Recorded chords: Direct Note Access, as implemented in Celemony’s Melodyne 2 plug-in.
Neubäcker says that he spent time looking at spectral analyses, seeking “structures in the signal” that could identify a chord’s fundamental notes and link each of them with its own overtones. Because sound waves blend and interfere with each other, this is a hideously complicated task. But as Celemony’s demonstrations show, it’s one that Neubäcker has apparently accomplished.
Direct Note Access represents the notes of a chord graphically: they look like blobs of ink on a timeline. The blobs can be moved up or down to change their pitch, or back and forth to change their timing. An existing chord can be changed from major to minor; notes played at the same time can be strung out to occur in sequence, in what’s called an arpeggio.
Neubäcker is quick to admit that the software isn’t perfect. It works well with clean, unprocessed instruments, such as acoustic guitar or piano. It will work on a heavily distorted electric guitar but may, for example, read some high-pitched harmonics as separate notes.
Nor is the software quite the equivalent of a human ear, able to distinguish actual instruments from one another. Like an audio idiot savant, it can tease individual notes out of a complicated six-note chord. But feed it a recording in which two instruments are playing the same note–say, the trumpet and piano on an old Ellington record–and it will treat them as a single entity, rather than distinguishing their separate voices.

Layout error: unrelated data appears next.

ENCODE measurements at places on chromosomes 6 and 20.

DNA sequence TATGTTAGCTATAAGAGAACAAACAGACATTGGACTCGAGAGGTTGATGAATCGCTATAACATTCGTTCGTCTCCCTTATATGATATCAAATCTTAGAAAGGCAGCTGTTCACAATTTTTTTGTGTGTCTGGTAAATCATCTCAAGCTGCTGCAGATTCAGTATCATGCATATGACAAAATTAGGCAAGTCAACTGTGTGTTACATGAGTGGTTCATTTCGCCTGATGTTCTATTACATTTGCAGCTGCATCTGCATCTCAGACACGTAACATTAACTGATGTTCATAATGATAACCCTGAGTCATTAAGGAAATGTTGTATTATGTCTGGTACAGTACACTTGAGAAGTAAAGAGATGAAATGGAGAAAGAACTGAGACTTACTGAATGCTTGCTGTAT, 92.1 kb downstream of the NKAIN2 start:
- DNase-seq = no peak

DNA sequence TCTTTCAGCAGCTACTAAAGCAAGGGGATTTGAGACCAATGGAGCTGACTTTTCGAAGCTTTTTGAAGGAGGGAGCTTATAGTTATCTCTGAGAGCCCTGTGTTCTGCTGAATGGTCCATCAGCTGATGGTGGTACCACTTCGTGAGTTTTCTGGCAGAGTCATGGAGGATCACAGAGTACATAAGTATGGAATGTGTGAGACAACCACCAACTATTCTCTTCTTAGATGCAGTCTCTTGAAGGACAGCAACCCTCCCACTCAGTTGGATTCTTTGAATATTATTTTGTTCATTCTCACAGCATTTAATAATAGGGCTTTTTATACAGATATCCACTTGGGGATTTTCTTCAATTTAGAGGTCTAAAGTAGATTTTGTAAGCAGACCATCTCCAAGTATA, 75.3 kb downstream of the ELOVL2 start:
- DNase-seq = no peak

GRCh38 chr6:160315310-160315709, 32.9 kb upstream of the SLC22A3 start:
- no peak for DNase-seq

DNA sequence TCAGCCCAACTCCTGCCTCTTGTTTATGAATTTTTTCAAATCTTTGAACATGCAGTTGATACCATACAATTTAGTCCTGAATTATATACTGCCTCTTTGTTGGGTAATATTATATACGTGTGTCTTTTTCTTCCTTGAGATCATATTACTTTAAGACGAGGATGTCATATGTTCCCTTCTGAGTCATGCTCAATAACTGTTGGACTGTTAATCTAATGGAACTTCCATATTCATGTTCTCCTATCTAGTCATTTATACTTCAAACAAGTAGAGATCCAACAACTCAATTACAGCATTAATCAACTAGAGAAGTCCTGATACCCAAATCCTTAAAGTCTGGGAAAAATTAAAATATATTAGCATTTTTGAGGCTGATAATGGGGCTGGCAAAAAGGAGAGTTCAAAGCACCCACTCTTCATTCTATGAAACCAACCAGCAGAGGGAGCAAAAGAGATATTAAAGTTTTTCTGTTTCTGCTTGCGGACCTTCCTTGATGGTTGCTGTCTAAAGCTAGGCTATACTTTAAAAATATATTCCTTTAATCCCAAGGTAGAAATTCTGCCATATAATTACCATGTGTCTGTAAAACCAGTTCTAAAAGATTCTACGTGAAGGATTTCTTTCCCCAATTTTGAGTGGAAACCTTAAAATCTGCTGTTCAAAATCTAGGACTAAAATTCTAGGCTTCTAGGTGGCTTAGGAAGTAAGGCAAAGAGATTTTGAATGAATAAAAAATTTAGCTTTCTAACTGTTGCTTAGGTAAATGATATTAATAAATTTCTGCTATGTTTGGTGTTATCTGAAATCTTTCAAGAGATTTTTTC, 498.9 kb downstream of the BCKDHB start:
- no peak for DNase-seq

Like Celemony’s Melodyne, Direct Note Access is likely to find its way quickly into studios’ tool kits.
“I’ve seen the video, and I was blown away,” says J. Chris Griffin, a producer at the Cutting Room studio in New York, who has worked with such artists as Madonna and Kelly Clarkson. “I can’t wait to try it. I’m definitely planning on getting it.”
The tool may have cultural costs as well as benefits, however.
Already, vocal tracks on virtually all radio-ready albums are cleaned up; they’re perfectly in tune and in time but may lack the unique character of a vocal performance by, say, Billie Holiday or Bob Dylan. Direct Note Access’s power could accelerate that homogenization of pop music, says Berklee’s Bierylo.
Direct Note Access will be released commercially this fall as a plug-in compatible with most major audio-recording software packages. A stand-alone version will be released later.
But Neubäcker is already thinking about ways to expand the tool’s capabilities, perhaps even allowing it to recognize and distinguish the sounds of individual instruments.
“My approach is not to focus on making a product but to understand what sound is all about,” he says.